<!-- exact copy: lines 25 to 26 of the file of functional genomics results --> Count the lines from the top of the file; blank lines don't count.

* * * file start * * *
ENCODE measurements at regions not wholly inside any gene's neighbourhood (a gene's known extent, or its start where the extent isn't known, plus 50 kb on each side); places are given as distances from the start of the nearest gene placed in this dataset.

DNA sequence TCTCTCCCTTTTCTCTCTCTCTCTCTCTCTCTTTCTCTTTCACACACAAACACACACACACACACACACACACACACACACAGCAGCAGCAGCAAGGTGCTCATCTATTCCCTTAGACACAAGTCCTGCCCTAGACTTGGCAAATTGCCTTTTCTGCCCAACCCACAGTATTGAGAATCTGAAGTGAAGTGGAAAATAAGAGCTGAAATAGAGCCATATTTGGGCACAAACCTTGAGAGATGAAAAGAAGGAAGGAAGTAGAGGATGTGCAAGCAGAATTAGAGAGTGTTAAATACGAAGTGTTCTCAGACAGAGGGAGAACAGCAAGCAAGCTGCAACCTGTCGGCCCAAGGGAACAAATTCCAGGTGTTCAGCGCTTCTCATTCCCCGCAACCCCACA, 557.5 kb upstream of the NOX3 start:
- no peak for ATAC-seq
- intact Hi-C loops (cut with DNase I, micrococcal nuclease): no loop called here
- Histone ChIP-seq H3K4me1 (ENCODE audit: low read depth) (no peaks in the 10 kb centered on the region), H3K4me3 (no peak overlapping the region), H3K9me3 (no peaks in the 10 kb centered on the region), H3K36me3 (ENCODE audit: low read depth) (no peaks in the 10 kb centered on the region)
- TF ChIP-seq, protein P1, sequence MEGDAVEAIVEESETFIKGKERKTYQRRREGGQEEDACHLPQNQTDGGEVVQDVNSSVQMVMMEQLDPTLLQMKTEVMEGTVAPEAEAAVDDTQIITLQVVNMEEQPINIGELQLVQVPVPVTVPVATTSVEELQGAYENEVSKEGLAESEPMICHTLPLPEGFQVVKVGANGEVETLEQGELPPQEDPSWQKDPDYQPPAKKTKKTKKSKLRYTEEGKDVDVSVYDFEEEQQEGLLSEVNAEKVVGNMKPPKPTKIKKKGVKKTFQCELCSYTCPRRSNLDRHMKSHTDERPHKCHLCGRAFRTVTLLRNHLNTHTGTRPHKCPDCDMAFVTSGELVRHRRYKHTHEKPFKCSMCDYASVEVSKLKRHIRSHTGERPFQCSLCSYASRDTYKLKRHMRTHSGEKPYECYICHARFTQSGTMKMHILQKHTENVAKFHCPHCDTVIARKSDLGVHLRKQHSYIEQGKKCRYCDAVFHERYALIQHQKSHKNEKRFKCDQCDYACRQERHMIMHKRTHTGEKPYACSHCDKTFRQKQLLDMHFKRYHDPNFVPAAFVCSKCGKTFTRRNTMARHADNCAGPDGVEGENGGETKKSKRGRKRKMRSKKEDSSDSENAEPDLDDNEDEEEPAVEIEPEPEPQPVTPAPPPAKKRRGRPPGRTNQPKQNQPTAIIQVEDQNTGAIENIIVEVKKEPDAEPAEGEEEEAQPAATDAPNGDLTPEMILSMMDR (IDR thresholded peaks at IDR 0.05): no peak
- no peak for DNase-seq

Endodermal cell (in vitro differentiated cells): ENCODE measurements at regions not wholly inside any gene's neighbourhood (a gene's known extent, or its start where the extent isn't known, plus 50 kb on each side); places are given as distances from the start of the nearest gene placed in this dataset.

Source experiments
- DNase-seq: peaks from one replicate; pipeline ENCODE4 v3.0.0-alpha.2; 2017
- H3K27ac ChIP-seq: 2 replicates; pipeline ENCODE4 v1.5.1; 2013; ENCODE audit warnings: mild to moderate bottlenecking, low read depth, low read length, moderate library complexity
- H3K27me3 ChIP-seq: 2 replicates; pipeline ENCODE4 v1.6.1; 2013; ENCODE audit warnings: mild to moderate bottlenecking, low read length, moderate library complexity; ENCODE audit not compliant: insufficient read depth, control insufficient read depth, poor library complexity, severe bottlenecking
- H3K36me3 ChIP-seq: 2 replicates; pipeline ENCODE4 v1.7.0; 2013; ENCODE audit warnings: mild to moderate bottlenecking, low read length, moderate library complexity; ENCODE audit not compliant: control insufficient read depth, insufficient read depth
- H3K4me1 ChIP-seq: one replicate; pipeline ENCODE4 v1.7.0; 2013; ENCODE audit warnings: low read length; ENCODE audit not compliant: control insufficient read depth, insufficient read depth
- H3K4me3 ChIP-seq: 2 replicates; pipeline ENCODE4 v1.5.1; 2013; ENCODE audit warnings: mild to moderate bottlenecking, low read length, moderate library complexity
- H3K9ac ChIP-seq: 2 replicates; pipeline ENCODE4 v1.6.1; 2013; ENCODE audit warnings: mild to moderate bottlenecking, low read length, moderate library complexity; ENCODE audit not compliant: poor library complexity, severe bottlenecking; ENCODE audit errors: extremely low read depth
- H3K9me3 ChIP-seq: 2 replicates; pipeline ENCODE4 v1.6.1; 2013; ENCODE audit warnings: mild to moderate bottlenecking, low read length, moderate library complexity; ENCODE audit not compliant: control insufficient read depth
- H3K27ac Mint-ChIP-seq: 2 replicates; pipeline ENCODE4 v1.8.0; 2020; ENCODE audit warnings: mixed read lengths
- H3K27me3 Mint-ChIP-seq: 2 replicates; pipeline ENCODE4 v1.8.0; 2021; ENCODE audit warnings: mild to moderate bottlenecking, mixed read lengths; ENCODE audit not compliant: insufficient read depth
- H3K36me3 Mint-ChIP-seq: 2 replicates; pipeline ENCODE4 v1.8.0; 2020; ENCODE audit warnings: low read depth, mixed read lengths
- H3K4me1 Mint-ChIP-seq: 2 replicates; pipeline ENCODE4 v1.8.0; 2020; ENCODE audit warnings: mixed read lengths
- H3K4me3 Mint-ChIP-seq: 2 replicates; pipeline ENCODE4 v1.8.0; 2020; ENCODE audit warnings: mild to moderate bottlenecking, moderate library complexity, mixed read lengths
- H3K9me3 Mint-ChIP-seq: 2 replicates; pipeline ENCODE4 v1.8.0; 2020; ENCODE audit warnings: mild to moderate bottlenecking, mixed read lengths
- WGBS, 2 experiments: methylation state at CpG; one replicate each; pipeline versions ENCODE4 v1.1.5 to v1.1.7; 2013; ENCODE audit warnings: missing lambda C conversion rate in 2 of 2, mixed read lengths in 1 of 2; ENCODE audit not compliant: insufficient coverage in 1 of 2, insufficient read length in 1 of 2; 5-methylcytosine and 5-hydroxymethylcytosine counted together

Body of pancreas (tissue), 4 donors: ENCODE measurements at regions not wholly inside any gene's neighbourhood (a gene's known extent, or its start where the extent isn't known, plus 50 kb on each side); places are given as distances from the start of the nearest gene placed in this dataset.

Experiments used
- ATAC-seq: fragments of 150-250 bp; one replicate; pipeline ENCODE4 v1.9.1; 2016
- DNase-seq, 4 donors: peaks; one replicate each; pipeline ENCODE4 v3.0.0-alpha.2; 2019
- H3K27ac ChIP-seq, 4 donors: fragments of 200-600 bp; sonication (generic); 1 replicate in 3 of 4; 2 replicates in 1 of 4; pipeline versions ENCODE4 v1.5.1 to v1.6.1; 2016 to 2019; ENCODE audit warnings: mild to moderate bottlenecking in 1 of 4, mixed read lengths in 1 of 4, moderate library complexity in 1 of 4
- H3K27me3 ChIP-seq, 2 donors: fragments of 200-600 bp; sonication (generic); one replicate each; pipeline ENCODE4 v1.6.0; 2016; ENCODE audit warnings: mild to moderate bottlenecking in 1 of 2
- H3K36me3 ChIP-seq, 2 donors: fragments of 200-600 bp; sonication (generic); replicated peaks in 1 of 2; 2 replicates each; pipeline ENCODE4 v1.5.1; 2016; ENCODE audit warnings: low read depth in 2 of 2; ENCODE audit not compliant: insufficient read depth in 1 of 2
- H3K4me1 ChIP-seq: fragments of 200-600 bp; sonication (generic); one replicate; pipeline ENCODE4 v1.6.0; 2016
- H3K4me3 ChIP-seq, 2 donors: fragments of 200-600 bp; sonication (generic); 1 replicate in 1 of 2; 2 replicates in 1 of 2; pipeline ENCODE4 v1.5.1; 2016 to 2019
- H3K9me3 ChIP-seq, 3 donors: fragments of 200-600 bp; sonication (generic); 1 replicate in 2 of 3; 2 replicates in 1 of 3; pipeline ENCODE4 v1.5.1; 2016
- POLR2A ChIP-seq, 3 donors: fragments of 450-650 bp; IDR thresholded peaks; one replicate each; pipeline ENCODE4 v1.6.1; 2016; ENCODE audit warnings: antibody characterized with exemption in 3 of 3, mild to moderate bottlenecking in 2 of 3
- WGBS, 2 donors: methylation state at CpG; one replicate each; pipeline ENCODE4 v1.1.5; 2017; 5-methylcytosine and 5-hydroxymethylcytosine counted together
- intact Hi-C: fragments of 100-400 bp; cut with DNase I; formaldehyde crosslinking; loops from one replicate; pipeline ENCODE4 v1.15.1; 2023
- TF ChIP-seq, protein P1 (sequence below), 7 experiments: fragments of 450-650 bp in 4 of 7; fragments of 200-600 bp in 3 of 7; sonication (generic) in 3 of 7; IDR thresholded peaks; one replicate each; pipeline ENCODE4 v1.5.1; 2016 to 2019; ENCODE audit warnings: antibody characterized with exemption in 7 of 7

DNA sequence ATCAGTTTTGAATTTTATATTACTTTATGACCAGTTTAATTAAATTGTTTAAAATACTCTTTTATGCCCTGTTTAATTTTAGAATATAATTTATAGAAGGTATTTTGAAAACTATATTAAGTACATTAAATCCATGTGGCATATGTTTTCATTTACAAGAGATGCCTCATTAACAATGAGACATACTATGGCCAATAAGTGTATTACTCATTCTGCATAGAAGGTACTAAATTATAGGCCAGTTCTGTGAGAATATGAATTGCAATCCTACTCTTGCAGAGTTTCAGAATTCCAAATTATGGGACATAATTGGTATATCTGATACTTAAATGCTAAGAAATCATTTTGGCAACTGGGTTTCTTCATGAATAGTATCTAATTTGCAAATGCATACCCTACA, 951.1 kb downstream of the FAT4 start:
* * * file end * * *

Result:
Body of pancreas (tissue), 4 donors: ENCODE measurements at regions not wholly inside any gene's neighbourhood (a gene's known extent, or its start where the extent isn't known, plus 50 kb on each side); places are given as distances from the start of the nearest gene placed in this dataset.

Experiments used